Jewel Cave National Monument contains Jewel Cave, currently the third longest cave in the world, with 181.89 miles of mapped passageways. It is located approximately 13 mi west of the town of Custer in South Dakota's Black Hills.
P3290001 P3290002 P3290003 P3290004  During the Mississippian time period, between 345 and 360 million years ago, a shallow sea covered the area. The sea advanced and receded several times. Sediment and calcium carbonate shells accumulated at the bottom of the sea, and over time, were compressed to form the Pahasapa Limestone (regionally known as the Madison Formation). The shells that formed the limestone came from ancient marine animals such as brachiopods.
P3290007  The blunt nailhead spar crystals (the "Jewels" that sparkle in the light)  that line most of the cave’s walls are not forming today. They formed when the cave was still completely or partially filled with water. As acidic water dissolved the limestone and created the cave, it became saturated with calcite. Some of this calcite was re-deposited underwater on the walls of the cave, in the form of spar.  Pockets of dogtooth spar, which are sharp-ended crystals, formed when the limestone was still deeply buried under younger rocks. They once lined the openings of early caves that were not completely filled with sediment from deposition of the Minnelusa Formation. P3290013 P3290014 P3290020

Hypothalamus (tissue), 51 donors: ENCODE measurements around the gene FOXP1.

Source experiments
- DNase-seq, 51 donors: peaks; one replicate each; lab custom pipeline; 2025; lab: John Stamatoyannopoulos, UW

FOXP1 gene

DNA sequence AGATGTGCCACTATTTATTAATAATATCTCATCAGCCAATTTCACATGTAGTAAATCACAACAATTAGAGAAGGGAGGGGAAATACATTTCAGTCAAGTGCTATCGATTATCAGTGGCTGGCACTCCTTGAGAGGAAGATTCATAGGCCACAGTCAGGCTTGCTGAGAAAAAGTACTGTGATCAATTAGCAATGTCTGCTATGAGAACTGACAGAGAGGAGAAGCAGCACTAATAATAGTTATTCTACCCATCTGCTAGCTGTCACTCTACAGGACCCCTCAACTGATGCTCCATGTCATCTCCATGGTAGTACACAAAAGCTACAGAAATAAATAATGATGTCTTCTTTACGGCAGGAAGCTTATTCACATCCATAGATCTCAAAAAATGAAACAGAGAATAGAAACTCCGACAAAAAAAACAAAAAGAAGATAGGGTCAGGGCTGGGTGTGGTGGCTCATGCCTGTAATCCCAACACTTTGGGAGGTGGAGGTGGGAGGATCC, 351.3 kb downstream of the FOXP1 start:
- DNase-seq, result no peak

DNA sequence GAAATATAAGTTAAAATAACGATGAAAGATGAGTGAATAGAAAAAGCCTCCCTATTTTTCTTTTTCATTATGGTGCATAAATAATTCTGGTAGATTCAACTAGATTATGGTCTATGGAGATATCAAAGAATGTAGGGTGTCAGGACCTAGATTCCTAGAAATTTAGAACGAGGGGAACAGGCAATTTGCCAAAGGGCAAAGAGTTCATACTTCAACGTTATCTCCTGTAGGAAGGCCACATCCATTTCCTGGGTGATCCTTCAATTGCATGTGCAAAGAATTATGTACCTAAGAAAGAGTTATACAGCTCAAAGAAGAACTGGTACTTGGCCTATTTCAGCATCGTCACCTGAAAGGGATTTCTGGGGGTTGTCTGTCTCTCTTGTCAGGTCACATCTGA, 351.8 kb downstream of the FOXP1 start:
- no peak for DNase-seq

P3290022 P3290024  Gypsum speleothems form because water seeping into the cave often contains small amounts of gypsum (calcium sulfate, CaSO4) picked up from the limestone or overlying sandstone. When this water evaporates in the cave, it deposits gypsum in the form of needles, beards, flowers, or spiders. Gypsum formations are found only in dry parts of the cave. P3290025  Hydromagnesite speleothems are often the by-product of frostwork or popcorn formation. When calcite and aragonite crystallize out of water seeping from the cave walls, magnesium becomes more concentrated than calcium in the remaining water. In areas of very high evaporation, the magnesium will precipitate out as hydromagnesite. Hydromagnesite often appears on the walls as small white clumps resembling chalky cottage cheese. P3290028
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